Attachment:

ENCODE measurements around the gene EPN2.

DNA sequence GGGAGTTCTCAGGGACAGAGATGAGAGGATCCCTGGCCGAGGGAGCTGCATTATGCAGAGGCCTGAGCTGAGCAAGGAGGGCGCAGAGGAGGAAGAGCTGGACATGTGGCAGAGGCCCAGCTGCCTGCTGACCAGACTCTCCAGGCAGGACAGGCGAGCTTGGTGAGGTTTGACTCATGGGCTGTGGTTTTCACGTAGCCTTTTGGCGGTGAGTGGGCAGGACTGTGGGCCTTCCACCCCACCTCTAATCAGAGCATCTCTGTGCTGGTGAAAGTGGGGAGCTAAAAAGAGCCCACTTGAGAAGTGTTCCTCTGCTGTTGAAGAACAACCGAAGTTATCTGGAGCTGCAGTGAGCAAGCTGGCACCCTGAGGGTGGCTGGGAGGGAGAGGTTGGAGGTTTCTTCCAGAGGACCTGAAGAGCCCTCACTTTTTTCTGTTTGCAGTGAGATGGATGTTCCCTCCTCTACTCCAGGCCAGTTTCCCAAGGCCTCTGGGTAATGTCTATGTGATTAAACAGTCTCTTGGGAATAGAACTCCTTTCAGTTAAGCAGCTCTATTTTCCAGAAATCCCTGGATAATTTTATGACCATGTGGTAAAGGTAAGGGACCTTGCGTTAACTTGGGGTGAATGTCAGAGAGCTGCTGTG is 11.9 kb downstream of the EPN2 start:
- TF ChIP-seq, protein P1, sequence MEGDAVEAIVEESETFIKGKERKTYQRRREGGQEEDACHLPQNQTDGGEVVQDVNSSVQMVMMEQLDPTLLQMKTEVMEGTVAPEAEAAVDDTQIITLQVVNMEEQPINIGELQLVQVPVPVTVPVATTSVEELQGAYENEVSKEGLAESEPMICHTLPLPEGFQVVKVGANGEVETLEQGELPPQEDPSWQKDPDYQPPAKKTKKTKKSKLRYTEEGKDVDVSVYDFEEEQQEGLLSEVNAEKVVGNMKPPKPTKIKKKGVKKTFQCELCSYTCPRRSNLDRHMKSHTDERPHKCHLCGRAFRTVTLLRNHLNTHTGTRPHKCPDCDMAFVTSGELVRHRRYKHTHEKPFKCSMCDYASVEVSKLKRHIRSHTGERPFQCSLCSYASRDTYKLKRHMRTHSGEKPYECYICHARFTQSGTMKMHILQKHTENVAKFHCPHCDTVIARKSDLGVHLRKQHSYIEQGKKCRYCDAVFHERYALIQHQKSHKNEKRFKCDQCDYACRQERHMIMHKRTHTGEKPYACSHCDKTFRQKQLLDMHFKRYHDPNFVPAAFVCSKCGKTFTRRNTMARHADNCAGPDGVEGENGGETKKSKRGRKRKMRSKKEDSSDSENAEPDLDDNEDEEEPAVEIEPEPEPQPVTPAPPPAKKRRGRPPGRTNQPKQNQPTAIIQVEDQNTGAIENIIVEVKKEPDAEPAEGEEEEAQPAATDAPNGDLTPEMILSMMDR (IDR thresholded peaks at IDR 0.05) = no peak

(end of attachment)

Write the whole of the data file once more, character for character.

ENCODE measurements around the gene EPN2.

DNA sequence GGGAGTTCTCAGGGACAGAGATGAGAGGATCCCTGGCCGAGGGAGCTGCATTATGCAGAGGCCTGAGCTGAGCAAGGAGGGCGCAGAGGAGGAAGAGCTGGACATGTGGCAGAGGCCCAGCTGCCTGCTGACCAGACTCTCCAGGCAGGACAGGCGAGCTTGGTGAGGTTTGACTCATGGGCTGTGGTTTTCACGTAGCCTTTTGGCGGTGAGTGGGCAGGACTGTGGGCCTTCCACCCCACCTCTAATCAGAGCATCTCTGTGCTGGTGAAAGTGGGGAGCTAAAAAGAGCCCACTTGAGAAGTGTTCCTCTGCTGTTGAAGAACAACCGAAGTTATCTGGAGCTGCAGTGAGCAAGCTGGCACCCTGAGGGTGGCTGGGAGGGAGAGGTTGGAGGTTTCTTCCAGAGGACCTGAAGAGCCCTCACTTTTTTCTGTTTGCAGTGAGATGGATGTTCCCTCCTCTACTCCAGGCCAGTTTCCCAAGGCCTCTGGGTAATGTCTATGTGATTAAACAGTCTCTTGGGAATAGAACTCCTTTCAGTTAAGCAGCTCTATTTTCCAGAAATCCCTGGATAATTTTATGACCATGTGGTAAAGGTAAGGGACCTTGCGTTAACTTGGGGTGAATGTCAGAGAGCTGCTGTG is 11.9 kb downstream of the EPN2 start:
- TF ChIP-seq, protein P1, sequence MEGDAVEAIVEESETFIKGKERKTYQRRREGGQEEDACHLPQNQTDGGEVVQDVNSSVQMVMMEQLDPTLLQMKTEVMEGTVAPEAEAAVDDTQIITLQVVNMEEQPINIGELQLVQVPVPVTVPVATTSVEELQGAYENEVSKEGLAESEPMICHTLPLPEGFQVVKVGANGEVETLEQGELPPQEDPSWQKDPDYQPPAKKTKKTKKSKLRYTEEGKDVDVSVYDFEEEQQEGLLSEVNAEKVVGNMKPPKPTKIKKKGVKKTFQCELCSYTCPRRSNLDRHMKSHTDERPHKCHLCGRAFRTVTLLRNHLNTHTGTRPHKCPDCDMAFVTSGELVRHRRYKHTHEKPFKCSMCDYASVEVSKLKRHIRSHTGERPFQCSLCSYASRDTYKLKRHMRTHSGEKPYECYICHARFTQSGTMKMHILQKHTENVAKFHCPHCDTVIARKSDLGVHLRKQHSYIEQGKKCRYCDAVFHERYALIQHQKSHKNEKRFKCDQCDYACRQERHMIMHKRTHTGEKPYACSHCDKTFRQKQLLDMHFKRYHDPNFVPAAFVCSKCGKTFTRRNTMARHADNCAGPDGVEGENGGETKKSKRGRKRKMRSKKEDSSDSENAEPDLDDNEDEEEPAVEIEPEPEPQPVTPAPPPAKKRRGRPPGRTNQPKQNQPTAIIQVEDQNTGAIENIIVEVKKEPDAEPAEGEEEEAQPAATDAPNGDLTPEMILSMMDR (IDR thresholded peaks at IDR 0.05) = no peak